Tag Archives: Painting

Courage at Twilight: Wall Hangings

The negotiated terms of my ouster included me rescuing my children’s artwork from the attic storage closet.  I wanted these paintings displayed and my children honored.  They had made oil, acrylic, and collage paintings on old plywood, cardboard, canvas board, and posterboard.  Many pieces were very good.  Determined, I took a framing class at the Tooele Army Depot morale, welfare, and recreation (MWR) facility.  I learned to measure and cut the mats and the glass, assemble the frames, and apply the backing.  I felt joyful and proud to hang these excellent art pieces on the walls of my apartment, which my father came to call my “art gallery.”  They included scenes of Lisbon streetcars, Rio de Janeiro’s Cristo Redentor, the romantic streets of Paris, African villages, Korean dancers, and New York City street corners, plus a Panda Bear and a Great Blue Heron.  The most venerable painting hanging on my apartment walls was an oil Dad painted in the 1950s of two children, a boy and a girl, walking hand-in-hand down a forest path.  To move them safely, I wrapped these jewels in plastic and stacked them carefully in the Mom’s and Dad’s basement.  After two weeks, I found myself ready to decorate my two rooms, too small to accommodate all the paintings I had framed.  And I suddenly found that my connection to them was touched with old despair.  For now, I will gently store them to await a time of greater healing and permanence, when I will take them out and again proudly display them.  Now is not the time or the season.  They are like so many priceless museum pieces wrapped in protecting plastic and stowed in crates, awaiting their grand retrospective.  In the meantime, I have hung in my rooms several of Mom’s beautiful needlepoints, prints I bought on various trips, and the old oil of two children walking through the woods, holding hands.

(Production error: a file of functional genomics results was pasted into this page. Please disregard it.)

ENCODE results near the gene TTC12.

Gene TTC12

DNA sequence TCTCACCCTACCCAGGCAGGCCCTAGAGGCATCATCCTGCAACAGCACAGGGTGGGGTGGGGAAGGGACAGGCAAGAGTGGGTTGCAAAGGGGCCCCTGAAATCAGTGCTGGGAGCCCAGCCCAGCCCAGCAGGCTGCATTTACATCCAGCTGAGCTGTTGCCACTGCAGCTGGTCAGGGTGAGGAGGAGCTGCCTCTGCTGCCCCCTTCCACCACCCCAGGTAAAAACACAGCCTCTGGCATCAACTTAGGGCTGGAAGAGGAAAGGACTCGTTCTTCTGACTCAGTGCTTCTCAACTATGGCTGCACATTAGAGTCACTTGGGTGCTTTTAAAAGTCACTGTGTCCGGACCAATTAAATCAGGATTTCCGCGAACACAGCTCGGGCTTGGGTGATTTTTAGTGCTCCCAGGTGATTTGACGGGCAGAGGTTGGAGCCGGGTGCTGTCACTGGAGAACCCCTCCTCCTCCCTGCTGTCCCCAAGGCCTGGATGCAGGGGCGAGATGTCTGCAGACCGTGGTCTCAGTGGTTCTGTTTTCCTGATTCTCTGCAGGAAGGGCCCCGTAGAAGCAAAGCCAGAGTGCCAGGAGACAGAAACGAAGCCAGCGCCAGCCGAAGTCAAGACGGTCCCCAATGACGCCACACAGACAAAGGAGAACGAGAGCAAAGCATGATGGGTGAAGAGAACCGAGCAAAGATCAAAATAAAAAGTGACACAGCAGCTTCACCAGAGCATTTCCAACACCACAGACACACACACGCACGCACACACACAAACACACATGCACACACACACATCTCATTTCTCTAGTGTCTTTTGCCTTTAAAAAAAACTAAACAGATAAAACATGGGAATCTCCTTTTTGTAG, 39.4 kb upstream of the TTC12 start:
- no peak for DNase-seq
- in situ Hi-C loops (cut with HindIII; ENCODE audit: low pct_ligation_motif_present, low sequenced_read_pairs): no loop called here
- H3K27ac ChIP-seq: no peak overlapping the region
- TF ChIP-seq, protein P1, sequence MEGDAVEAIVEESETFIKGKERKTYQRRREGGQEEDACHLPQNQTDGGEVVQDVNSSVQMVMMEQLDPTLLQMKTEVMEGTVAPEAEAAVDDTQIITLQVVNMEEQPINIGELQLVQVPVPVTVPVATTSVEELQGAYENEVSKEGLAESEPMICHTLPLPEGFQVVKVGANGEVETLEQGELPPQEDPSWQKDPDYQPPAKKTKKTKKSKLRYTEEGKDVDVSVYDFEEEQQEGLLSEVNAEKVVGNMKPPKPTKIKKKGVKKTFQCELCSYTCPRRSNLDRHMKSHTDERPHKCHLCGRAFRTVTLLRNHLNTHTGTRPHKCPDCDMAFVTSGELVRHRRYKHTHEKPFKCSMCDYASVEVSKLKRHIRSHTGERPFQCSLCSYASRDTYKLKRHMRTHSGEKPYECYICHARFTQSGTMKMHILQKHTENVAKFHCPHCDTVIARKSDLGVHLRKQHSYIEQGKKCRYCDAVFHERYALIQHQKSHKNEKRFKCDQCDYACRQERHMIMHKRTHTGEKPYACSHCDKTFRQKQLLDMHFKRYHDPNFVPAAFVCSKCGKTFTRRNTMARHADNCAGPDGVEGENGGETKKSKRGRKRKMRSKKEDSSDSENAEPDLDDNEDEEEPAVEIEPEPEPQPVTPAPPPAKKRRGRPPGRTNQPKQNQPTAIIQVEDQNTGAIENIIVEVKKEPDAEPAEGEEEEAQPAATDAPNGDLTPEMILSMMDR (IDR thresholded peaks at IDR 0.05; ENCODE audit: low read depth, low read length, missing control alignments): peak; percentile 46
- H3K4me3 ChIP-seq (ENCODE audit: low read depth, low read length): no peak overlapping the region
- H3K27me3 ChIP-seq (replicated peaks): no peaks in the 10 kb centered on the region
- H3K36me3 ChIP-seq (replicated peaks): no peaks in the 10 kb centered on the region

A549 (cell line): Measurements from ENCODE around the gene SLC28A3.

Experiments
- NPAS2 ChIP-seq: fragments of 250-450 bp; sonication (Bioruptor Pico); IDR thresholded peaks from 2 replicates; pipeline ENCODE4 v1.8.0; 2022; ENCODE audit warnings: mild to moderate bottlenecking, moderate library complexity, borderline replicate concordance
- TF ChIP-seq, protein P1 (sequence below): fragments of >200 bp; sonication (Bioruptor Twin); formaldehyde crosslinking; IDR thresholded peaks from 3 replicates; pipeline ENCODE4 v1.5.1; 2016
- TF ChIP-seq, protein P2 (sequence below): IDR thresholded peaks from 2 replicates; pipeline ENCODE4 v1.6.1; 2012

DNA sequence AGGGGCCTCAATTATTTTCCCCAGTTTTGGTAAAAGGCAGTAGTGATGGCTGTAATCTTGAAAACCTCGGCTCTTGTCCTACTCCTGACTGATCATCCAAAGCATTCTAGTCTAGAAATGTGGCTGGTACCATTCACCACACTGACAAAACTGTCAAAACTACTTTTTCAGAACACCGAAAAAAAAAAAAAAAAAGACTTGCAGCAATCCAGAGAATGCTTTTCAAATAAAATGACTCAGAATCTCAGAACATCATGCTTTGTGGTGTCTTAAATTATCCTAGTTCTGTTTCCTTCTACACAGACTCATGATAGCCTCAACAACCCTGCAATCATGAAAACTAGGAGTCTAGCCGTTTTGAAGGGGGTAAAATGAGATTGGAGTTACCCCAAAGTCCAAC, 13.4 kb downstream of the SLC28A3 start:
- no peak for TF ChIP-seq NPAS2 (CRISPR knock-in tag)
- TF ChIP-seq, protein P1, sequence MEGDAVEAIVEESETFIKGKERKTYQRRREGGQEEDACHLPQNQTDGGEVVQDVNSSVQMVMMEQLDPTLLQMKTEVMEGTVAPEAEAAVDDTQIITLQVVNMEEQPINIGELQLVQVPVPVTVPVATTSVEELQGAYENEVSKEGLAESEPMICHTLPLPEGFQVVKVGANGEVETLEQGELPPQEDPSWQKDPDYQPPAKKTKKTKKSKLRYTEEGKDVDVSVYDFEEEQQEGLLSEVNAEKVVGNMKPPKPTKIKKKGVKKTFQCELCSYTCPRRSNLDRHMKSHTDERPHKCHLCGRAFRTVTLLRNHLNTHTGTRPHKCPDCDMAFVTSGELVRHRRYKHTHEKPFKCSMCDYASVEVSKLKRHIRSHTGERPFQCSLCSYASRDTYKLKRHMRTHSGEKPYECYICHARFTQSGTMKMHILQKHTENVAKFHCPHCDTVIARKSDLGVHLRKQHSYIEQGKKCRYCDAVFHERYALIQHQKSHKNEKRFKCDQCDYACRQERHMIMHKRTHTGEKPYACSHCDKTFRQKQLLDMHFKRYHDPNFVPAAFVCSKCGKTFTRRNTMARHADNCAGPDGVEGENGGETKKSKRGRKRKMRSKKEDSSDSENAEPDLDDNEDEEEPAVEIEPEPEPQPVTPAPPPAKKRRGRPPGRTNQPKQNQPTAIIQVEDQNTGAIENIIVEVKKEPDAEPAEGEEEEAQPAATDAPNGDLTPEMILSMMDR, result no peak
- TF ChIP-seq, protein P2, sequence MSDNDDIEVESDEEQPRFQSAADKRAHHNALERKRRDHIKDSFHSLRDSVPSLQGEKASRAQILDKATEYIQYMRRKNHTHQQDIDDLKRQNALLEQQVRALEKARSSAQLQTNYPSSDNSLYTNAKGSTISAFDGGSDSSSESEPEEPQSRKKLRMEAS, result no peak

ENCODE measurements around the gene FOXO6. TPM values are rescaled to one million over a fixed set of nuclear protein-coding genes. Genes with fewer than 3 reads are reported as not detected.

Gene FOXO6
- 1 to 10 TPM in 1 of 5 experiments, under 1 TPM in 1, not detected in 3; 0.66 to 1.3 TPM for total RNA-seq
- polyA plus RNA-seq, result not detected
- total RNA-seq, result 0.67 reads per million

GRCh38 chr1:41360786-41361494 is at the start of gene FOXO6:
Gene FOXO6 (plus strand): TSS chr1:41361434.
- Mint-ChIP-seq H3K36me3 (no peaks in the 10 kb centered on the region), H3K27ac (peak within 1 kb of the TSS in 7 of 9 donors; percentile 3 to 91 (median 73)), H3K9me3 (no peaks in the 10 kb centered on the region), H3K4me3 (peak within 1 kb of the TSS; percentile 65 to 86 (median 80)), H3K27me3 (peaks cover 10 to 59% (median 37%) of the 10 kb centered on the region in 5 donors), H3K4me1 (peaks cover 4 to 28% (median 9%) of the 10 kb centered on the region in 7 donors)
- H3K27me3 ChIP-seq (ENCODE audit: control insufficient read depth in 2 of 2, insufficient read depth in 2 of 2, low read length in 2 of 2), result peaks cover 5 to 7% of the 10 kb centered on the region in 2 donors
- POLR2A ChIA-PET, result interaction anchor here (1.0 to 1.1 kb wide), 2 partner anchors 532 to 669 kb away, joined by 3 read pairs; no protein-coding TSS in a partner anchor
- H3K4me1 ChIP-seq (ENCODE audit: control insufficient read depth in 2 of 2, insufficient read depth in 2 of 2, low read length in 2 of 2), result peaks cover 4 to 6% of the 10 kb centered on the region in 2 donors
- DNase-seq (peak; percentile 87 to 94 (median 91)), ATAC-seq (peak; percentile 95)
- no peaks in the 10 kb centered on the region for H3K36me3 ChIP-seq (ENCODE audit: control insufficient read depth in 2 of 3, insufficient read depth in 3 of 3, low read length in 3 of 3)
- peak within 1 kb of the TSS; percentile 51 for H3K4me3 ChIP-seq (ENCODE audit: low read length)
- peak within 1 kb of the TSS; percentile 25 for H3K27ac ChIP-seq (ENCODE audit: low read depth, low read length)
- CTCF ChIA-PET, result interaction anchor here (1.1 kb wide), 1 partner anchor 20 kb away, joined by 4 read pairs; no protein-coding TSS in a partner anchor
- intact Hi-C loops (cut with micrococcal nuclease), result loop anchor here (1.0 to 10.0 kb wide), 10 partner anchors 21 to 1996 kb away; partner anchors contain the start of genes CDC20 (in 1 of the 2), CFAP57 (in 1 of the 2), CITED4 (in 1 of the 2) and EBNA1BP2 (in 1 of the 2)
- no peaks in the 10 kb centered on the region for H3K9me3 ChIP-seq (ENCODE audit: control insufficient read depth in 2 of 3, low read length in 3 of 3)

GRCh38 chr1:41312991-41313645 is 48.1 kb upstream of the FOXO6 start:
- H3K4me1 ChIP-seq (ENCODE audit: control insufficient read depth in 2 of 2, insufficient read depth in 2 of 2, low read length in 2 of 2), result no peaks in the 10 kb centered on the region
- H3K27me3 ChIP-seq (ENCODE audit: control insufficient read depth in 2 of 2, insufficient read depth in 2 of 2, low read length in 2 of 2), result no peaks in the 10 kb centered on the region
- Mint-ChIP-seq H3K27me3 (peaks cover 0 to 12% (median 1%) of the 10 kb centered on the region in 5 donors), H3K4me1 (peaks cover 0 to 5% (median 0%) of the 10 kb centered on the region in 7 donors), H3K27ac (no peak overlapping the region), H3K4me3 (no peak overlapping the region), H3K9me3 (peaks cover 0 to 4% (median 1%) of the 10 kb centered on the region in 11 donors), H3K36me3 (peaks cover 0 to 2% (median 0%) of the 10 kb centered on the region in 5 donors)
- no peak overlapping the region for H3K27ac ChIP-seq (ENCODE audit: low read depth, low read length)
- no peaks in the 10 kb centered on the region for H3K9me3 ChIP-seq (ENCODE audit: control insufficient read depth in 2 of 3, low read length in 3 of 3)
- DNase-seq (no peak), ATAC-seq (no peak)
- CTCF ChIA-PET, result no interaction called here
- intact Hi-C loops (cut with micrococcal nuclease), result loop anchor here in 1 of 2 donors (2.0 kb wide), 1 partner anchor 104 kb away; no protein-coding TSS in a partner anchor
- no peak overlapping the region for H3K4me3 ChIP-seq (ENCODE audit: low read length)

Sphere of Absence

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Sphere of Absence by Erin Frances Baker

I exited a posh downtown law firm revolving door to accompany several high-priced litigators to lunch.  As a municipal attorney, my city was their client, and I its representative.  Hundreds of people walked every which way, moving single-mindedly toward their various destinations.  Car horns honked.  Crosswalk lights chirped.  People talked animatedly.  Buses dieseled by.  Trolley car power cables sizzled.  On the corner, in the middle of the commotion, sat a homeless woman, dirty, dressed in rags, her hair ratty.  She sat and rocked and wailed inconsolably.  No one paid her any mind.  They merely arced around her from their many directions, creating a sphere of absence around her.  I approached her, but not too close, to see her better.  I ached for her, yet feared to enter that intimidating sphere.  I marveled that she remained invisible to the bustling world around her. Still, though I saw her and felt for her, I too arced clear and moved on to my worldly business.  Below is my poem describing the encounter, entitled “Sphere of Absence.”

My daughter, Erin Frances Baker, adapted my poem for her acrylic-on-board masterpiece, changing the character of my homeless woman to the lighter, but still isolated and nearly invisible, figure of a street performer.  I hope you enjoy the poem and the painting.

SPHERE OF ABSENCE

She sat on the corner
of a bustling city street:
a surreal reminder
of an unfriendly reality;
a sad black-and-white cutout,
pasted, out of place,
into the noisy, colorful hustle
of illusory pursuits.
Mute faces ate and laughed
behind thick glass panes;
wingtips and heels stepped past
in all directions,
carving a polygonal sphere,
untouched, unvisited,
seen but ignored, unknown.
Unknowable.
Above the train-wheel grind and clatter,
the honking horns,
the crosswalk chirps,
the biting wind,
and the chatter, rose
a soft, wailing cry,
a muffled desperation,
a distracted pouring-out
of a fractured soul
into the lonely sphere of absence.

 

My book Rabbit Lane: Memoir of a Country Road, has recently been published in print and for Kindle.  You can read about it here.